U.K. researchers use Google satellite images to identify signs of slavery in India

Brick kilns, which are often the site of forced slave labour in India, can be seen from Google Satellite images. Slavery from Space

When Jess Wardlaw began working with the Slavery from Space project, she was taken aback by just how prevalent slavery is in the modern world.

Slavery from Space is a project by the University of Nottingham’s Rights Lab that uses Google satellite images to identify signs of slavery in India, and pass that information onto local non-governmental organizations (NGOs) working on the ground and government officials. The Rights Lab is a wider initiative by the university to put an end to slavery around the world.

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As a PhD student at the university, Wardlaw had been primarily interested in the project’s geospatial attributes. Before joining Slavery from Space, Wardlaw had just completed a term working with another research project where she helped develop 3D models of the surface of Mars.

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Upon realizing that there are an estimated 45.8-million people enslaved around the world, according to the Global Slavery Index, she became completely engrossed in learning all she could about the issue.

“My interest was originally in the citizen science and geospatial aspect of the project, and the fact that I can do something with it that helps humanity is a complete bonus for me, and a privilege.”

The project, hosted on the people-powered research platform The Zooniverse, asks volunteers to participate in identifying brick kilns in Google satellite images through a section on the site. The Zooniverse is a platform where researchers can crowdsource data for projects from volunteers interested in scientific discoveries.

A brick kiln refers to a large type of oven where bricks are burned or baked, and are often sites of forced labour in South Asia. Nearly 70 per cent of over 5 million brick kiln workers in South Asia are estimated to be working in bonded and forced labour, according to a 2016 report by the International Labor Organization. Approximately one in five are underage.

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According to the Global Slavery Index, there are currently more than 18-million slaves in India. Despite a 1976 ban on bonded labour in the country, the practice remains fairly widespread.

“But there are other, more pressing challenges like tackling problematic practices including withheld wages, lack of transparent accounting… no enforcement of existing labour laws,” Jakub Sobik, spokesman at the London-based NGO Anti-Slavery told Reuters.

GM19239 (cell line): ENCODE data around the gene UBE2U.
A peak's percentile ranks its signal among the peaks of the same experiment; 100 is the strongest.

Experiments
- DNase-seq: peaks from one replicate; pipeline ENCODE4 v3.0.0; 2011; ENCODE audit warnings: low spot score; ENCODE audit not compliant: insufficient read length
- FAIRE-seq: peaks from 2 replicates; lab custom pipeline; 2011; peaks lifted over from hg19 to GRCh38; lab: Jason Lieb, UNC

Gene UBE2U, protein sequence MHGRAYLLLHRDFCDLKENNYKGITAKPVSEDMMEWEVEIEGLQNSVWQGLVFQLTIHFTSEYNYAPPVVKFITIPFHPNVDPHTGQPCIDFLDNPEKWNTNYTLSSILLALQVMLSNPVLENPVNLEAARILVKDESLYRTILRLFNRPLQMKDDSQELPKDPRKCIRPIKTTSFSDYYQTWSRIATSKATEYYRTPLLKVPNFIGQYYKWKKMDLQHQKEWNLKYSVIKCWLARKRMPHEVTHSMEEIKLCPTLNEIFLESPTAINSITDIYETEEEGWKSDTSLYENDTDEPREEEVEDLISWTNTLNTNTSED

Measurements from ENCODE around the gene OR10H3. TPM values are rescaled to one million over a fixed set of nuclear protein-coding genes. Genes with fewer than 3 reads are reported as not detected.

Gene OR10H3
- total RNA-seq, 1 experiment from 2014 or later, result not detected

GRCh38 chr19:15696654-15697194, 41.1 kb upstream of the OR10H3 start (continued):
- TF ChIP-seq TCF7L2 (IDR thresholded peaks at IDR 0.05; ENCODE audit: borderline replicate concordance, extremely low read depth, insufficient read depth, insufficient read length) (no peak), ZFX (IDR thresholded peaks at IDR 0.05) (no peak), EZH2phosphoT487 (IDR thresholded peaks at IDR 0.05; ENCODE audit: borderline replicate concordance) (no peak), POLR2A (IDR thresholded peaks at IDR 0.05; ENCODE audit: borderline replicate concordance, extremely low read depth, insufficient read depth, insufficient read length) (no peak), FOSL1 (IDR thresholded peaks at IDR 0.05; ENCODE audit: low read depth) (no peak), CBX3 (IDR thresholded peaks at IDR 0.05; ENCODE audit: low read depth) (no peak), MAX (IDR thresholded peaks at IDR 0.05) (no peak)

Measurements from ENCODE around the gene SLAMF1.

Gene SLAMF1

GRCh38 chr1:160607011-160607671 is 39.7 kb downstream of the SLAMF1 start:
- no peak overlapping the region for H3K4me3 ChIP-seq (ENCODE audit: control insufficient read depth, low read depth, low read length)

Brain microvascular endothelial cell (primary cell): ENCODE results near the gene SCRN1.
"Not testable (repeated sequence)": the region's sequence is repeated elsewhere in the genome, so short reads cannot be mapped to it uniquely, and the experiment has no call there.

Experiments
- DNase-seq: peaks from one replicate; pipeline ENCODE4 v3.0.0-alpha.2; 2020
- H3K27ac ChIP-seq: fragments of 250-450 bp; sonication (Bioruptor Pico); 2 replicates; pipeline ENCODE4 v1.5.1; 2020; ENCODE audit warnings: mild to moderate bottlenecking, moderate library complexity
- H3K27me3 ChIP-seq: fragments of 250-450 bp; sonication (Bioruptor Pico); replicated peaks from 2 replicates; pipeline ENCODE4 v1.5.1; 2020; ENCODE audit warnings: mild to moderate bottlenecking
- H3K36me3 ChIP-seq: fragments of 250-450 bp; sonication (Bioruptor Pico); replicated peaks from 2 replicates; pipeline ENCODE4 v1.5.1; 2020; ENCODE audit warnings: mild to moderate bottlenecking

The brick industry employs millions of people across South Asia in extremely hazardous working conditions, particularly in India where the demand for infrastructure will continue to grow alongside the region’s swelling population.

This initiative was launched when Kevin Bales, a professor of contemporary slavery and now a research director with the Rights Lab, realized that because of their distinctive, circular nature, brick kilns could be identified from satellite images, which is why identifying them has been central to the project.

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According to Wardlaw, once the Zooniverse project has gathered enough data, the next step is to determine how many brick kilns there are and pass the information onto NGOs working on the ground in India.

“Eventually, this is the beginning of a much bigger project that is going to see the volunteers marking clusters together so we will be able to map where the volunteers have said that there is a brick kiln so we can work with the NGOs and pass on that data,” Wardlaw explained.

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The team is currently focused on an area of 2,600 square-km in the desert state of Rajasthan, and plans to scale up the project in the coming years. One way the team plans to do this is by introducing machine-learning attributes to speed up the process of identifying these brick kilns.

Wardlaw adds that while the team uses the data to assist operating NGOs, they will also “explore ways we can use volunteers’ data to train image analysis algorithms to find these signs of slavery on their own.”

“So there’s a machine-learning aspect to the project that we’ll be developing as… we get a decent set of volunteered data.”

Eventually, the team hopes that implementing machine-learning will provide a more accurate number of brick kilns so NGOs know where to direct their efforts to curb bonded labour.

Wardlaw said that while the project has made huge strides, the Slavery from Space team still has a long journey ahead as it looks towards the UN goal of exterminating global slavery by 2030. With over 45 million people still working in forced labour around the world, it’s a lofty ambition, but Wardlaw is taking it one day at a time.

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“At a very basic level, we can hope to improve our understanding of the activity, how it actually takes place… how these sites are moving over time. [We can] investigate whether there are any trends in where the brick kilns and other slavery activities are taking place. If we can do it remotely without endangering them and save [the NGOs] time and resources, that’s all the better.”

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